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Alternative & Indie - Released April 1, 2016 | Polyvinyl Records

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Alternative & Indie - Released December 3, 2015 | Polyvinyl Records

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Alternative & Indie - Released November 12, 2015 | Polyvinyl Records

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Alternative & Indie - Released June 22, 2015 | Polyvinyl Records

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Alternative & Indie - Released June 5, 2015 | Polyvinyl Records

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Alternative & Indie - Released June 1, 2015 | Polyvinyl Records

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Alternative & Indie - Released May 11, 2015 | Polyvinyl Records

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Alternative & Indie - Released April 8, 2015 | Polyvinyl Records

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Alternative & Indie - Released July 31, 2014 | Polyvinyl Records

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Alternative & Indie - Released July 10, 2014 | Polyvinyl Records

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Alternative & Indie - Released June 17, 2014 | Polyvinyl Records

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Alternative & Indie - Released April 20, 2013 | Polyvinyl Records

The shiny, polished familiarity of Chicago math pop group Their / They're / There on their self-titled debut EP might have something to do with their pedigreed lineup. The trio is made up of scene luminaries Evan Thomas Weiss of Into It. Over It. and Pet Symmetry, Matthew Frank of Loose Lips Sink Ships, and Mike Kinsella, a member of the family tree that gave us Owls, Joan of Arc, Cap'n Jazz, and American Football, not to mention his solo acoustic songs under the Owen name. While this bunch is clearly creative to the point of it being difficult to keep track of its output, the six tunes here seem like the focused distillation of the best and most clearly presented ideas of their separate musical personalities. Kinsella's frenetic drumming is flawlessly paired with Frank's sputtering guitar style, bringing to mind the rhythmic and melodic interplay of Owls or Make Believe, but never stepping into the completely unhinged territory of those bands. Weiss' melodic vocals and overlapping harmonies keep the songs mostly rooted in the melancholic pop style of late-'90s/early 2000s emo rock, with the wordy melodrama of "Fit Your Life Into a Grid" calling to mind the better-produced moments of Elliot or the Promise Ring. Weiss' melodies and darkly nostalgic lyrics owe a debt to Canadian poetic rockers the Weakerthans and their singer John K. Sampson's uniquely straightforward delivery of deceptively complex themes. The intricate song structures, proggy time changes, and out-of-nowhere production shifts temper the more traditional elements of the songwriting, keeping the band from ever fitting into a pre-existing emo throwback mold. Instead, Their / They're / There spend the EP untangling a brilliant fusion of their various styles, pulling the raw materials out of their past bands and re-arranging the elements into something spontaneous and visceral while still having a deeply controlled catchiness. © Fred Thomas /TiVo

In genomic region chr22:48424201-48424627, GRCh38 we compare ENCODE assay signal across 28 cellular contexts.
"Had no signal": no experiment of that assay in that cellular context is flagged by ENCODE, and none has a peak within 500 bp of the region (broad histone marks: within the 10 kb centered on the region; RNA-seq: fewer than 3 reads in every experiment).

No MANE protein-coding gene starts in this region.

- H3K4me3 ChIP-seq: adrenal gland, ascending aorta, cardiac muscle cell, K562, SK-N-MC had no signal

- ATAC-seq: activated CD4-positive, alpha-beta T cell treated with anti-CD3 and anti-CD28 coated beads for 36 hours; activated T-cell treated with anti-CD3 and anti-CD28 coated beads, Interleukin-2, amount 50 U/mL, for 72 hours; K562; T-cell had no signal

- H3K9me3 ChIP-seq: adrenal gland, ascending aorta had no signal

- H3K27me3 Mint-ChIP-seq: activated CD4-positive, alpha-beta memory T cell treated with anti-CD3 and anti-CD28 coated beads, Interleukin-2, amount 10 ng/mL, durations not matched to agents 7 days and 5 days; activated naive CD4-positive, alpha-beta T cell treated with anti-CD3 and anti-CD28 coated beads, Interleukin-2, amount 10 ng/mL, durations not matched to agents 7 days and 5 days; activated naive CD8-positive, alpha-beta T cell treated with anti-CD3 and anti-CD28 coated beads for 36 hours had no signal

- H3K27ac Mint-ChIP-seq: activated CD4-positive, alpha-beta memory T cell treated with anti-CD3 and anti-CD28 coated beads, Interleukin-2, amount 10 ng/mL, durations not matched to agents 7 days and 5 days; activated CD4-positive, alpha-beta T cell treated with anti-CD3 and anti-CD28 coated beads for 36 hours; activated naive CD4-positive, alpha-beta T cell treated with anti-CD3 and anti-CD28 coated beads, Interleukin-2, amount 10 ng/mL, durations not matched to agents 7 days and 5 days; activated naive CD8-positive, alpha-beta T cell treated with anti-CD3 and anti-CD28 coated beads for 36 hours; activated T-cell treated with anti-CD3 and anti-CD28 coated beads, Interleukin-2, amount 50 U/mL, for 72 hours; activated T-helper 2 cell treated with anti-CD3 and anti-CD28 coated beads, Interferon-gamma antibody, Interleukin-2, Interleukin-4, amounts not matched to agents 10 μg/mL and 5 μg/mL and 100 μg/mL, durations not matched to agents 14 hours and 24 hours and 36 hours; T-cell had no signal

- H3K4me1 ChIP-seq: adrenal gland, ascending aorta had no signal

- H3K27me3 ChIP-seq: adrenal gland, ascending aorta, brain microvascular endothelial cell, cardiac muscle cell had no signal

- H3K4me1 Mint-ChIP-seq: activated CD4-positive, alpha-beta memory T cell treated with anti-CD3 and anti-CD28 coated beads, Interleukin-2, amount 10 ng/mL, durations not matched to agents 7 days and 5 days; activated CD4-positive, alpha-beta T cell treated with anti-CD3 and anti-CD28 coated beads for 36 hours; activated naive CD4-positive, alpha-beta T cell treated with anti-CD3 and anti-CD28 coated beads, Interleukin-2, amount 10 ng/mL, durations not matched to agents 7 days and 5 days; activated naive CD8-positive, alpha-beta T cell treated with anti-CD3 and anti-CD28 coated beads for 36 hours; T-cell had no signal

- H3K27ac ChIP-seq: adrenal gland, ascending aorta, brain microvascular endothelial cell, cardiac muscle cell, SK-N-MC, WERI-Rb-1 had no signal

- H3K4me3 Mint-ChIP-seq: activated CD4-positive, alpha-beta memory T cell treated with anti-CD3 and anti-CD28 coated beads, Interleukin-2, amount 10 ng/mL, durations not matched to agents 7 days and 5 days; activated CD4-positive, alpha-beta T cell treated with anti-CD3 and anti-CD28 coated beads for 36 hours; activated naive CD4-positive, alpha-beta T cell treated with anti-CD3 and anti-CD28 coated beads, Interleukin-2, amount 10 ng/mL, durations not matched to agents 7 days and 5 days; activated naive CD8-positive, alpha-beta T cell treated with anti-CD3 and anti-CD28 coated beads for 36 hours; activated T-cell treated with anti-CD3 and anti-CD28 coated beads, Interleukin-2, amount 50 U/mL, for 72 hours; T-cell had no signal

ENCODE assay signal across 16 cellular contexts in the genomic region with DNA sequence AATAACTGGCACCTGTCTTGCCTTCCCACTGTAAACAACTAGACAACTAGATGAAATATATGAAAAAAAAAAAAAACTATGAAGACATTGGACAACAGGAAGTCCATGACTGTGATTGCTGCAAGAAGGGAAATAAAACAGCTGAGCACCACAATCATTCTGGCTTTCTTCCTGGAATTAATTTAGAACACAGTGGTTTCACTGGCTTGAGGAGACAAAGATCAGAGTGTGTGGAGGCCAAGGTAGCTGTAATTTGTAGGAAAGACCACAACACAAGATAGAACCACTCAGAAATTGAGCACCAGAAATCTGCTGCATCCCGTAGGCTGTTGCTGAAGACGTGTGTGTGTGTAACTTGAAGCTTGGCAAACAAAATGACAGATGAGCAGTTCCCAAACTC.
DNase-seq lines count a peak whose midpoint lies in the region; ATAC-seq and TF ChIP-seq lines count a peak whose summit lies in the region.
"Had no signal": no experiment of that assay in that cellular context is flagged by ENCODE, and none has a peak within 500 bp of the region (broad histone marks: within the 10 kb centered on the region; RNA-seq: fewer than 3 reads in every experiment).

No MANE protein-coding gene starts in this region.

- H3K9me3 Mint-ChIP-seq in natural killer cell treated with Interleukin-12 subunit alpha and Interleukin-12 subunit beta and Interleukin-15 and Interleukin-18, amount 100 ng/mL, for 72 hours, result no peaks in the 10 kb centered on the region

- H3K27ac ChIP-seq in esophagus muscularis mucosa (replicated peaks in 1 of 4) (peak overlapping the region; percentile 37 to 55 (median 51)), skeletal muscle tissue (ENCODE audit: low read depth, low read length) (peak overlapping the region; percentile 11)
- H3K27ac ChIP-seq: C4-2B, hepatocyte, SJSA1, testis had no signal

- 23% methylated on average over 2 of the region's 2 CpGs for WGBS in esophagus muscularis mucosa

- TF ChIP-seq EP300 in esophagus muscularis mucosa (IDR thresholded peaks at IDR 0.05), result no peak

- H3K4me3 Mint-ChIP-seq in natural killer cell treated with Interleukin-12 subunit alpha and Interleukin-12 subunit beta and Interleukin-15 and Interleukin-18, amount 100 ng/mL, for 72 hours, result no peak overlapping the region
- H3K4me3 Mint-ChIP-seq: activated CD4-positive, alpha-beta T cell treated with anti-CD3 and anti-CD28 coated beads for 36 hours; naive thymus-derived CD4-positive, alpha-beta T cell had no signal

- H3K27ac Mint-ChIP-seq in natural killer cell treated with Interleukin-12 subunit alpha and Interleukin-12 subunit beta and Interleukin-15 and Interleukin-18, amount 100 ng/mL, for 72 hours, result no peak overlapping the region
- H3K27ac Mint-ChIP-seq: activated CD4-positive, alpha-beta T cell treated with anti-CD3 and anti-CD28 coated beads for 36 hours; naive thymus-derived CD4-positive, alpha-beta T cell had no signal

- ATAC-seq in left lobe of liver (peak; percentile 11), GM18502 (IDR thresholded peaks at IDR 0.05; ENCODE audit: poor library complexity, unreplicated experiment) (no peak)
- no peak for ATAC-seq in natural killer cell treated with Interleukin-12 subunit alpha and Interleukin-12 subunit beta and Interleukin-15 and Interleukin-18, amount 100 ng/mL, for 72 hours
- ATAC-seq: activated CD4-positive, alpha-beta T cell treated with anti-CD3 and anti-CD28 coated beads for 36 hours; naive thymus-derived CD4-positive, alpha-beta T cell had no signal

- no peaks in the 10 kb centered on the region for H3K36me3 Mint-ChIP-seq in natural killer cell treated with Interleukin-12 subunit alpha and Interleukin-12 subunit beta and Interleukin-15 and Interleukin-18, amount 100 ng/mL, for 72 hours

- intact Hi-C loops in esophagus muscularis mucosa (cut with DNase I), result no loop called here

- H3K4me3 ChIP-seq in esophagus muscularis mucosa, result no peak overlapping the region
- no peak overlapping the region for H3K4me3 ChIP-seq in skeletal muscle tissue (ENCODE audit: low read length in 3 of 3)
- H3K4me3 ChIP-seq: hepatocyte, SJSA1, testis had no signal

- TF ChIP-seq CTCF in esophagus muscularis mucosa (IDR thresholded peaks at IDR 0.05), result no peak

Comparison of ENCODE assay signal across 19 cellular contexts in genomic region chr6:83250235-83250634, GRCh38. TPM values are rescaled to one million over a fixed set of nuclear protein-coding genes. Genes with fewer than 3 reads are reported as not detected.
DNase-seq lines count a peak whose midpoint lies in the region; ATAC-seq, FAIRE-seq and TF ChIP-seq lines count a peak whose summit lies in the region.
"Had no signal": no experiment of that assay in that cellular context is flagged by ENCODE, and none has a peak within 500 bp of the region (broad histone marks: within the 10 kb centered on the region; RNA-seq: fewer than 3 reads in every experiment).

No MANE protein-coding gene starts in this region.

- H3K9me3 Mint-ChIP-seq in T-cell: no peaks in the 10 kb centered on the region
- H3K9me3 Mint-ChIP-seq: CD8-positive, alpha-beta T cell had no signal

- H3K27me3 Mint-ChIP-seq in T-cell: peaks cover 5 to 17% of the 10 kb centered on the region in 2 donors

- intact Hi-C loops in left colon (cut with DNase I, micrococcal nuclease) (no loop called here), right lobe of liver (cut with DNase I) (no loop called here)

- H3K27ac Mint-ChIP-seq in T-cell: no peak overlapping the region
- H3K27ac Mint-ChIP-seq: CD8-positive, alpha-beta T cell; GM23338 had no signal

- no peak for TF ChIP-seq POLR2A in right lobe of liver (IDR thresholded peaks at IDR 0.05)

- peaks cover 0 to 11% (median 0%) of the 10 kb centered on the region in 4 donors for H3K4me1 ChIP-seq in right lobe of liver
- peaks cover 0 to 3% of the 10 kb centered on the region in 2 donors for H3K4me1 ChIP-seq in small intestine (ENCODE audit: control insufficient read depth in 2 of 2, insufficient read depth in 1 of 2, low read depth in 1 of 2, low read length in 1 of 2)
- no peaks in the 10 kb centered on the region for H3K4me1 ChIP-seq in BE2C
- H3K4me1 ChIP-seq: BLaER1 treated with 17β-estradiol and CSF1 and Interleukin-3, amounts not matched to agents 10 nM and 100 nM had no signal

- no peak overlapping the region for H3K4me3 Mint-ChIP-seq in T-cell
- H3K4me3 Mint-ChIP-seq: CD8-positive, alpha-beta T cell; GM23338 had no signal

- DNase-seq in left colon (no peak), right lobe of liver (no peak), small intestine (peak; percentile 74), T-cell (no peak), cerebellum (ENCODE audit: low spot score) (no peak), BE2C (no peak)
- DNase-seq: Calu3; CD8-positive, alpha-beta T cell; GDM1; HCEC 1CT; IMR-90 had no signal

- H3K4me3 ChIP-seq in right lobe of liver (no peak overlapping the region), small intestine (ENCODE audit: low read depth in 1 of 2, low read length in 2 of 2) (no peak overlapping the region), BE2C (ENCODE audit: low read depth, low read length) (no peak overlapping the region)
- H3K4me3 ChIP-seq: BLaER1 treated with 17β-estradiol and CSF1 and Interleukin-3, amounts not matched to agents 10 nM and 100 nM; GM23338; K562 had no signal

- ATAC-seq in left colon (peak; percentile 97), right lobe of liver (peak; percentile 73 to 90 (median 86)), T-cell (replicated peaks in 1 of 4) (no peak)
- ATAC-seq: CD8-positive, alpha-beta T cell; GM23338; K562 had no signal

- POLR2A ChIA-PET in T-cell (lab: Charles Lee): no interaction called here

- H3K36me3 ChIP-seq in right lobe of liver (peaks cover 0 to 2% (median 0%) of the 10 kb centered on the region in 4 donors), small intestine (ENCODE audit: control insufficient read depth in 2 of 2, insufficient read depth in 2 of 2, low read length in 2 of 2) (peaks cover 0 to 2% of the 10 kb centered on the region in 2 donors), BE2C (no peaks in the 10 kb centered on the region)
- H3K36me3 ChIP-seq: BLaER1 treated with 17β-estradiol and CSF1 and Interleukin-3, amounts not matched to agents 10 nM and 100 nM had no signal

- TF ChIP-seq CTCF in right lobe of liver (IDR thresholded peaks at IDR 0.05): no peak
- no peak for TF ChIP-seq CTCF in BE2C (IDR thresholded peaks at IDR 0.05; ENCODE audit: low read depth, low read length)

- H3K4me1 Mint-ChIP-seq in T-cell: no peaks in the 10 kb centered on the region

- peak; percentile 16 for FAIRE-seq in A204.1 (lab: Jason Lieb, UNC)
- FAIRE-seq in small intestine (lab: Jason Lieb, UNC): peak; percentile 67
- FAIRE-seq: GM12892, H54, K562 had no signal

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Alternative & Indie - Released February 26, 2013 | Polyvinyl Records

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Alternative & Indie - Released August 16, 2010 | Polyvinyl Records

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Rock - Released July 19, 2010 | Polyvinyl Records

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Rock - Released April 12, 2010 | Polyvinyl Records

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Alternative & Indie - Released March 1, 2010 | Polyvinyl Records

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Alternative & Indie - Released March 1, 2010 | Polyvinyl Records

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Alternative & Indie - Released November 16, 2009 | Polyvinyl Records

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Alternative & Indie - Released July 15, 2008 | Polyvinyl Records

Someone in Rainer Maria must have just gotten out of a relationship around the time that they recorded Hell and High Water. Both sides of this single lyrically deal with post-breakup trauma, rebound relationships, and bickering couples. As sung on the acoustical B-side of "Paper Sack," "So there's your coat and here's your hat/I couldn't fight my way out of a paper sack/No need to leave a note once you've packed/If you can stay gone, I don't want you back." Ouch. The feeling's mutual on "Hell and High Water": "I've seen the girl who'll pick up where I leave off/I've seen her sorting through my memories/She's a better version of me." Musically, "Hell and High Water" is an emotional pop of dual male-female vocals that's catchy enough to make the lyrics hit even harder. The flip of "Paper Sack" isn't as attention getting, but the lyrics could easily relate to anyone who's ever gotten into a fight with their significant other. © Mike DaRonco /TiVo